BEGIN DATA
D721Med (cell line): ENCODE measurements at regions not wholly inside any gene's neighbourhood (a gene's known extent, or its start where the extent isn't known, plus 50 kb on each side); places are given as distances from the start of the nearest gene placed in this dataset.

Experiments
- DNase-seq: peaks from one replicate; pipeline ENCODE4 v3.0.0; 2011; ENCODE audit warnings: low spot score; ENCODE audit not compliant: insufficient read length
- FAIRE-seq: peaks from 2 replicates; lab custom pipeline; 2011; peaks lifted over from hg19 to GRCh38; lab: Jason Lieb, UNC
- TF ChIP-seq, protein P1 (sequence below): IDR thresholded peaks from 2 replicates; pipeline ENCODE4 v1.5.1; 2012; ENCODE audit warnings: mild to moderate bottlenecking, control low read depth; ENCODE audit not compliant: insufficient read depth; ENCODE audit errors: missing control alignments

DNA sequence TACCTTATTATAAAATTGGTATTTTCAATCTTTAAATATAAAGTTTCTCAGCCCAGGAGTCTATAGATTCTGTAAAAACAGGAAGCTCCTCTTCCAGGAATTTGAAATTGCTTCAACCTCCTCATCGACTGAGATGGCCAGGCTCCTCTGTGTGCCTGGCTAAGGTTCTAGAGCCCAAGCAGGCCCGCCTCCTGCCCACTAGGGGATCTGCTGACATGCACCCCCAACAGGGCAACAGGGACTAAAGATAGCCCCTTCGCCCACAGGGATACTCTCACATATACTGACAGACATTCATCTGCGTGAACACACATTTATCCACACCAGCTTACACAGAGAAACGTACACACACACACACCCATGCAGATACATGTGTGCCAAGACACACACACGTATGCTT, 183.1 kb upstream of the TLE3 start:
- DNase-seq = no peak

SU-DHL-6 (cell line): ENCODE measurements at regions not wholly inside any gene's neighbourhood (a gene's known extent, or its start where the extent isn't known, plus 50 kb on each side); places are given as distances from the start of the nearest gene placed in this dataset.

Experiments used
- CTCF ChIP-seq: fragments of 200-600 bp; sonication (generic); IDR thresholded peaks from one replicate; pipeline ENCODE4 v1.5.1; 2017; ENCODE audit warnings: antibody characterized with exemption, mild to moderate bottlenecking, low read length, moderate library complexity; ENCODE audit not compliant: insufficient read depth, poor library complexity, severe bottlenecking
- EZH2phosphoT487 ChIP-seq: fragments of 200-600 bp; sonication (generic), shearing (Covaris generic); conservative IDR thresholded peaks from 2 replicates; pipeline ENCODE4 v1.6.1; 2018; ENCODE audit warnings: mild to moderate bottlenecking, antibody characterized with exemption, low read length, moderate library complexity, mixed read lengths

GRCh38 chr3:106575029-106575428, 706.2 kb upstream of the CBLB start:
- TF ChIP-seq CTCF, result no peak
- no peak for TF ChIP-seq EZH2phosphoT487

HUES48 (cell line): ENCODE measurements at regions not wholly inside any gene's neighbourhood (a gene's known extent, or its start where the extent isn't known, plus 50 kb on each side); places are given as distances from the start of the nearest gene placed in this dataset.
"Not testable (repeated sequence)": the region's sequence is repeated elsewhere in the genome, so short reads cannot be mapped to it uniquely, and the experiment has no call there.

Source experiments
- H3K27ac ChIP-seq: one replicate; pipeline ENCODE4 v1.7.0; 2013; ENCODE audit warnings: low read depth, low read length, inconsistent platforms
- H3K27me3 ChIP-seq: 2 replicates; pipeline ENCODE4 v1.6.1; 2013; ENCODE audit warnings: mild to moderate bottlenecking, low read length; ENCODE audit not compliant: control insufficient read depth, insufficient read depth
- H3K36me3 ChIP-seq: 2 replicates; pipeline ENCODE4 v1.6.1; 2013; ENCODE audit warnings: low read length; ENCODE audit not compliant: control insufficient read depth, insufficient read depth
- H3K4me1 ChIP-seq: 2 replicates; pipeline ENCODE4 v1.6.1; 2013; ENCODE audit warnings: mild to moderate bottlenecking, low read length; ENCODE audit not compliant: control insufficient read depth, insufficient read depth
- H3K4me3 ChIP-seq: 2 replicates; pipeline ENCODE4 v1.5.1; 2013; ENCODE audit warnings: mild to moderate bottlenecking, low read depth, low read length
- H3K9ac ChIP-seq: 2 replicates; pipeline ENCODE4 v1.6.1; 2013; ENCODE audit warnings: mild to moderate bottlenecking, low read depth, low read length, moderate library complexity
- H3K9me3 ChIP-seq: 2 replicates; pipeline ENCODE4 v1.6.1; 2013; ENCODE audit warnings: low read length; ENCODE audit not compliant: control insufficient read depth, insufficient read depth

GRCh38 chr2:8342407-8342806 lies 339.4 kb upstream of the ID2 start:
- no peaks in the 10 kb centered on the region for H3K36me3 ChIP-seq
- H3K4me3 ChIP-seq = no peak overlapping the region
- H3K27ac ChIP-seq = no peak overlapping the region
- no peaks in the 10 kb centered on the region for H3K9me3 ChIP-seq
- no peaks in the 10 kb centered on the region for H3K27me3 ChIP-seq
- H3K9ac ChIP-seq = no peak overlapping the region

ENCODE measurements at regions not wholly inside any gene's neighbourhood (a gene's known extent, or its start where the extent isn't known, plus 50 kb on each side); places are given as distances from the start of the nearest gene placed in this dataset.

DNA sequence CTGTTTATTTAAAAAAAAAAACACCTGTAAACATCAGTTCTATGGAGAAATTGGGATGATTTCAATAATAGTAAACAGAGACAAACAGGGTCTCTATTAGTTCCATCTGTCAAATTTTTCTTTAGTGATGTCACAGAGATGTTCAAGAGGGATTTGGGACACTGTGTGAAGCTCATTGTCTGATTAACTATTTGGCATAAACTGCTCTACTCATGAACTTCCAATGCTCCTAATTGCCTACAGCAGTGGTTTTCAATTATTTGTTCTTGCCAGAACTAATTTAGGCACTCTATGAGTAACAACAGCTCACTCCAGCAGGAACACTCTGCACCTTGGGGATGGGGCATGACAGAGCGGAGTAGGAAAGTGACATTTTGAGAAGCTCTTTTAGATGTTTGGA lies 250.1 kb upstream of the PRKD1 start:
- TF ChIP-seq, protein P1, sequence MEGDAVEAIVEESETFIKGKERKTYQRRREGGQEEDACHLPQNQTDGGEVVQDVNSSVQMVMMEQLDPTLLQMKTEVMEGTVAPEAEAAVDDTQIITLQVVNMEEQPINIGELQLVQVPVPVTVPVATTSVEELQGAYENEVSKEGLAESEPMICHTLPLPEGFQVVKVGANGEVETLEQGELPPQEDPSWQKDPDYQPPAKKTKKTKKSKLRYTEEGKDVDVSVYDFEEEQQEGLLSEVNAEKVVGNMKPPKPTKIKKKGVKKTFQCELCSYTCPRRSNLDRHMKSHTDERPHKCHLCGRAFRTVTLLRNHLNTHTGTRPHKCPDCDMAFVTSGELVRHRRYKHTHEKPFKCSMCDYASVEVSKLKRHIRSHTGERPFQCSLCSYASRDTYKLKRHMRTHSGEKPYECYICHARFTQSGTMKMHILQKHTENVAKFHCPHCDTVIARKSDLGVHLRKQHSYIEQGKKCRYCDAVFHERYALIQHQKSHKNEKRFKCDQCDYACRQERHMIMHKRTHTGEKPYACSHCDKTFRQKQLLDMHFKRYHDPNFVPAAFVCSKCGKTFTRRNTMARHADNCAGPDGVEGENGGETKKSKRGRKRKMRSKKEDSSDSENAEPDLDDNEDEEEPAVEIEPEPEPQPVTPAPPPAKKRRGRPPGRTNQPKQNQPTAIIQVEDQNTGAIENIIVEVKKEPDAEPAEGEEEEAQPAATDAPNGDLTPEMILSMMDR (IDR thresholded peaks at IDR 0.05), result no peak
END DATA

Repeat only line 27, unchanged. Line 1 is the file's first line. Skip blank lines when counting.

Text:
- H3K4me3 ChIP-seq = no peak overlapping the region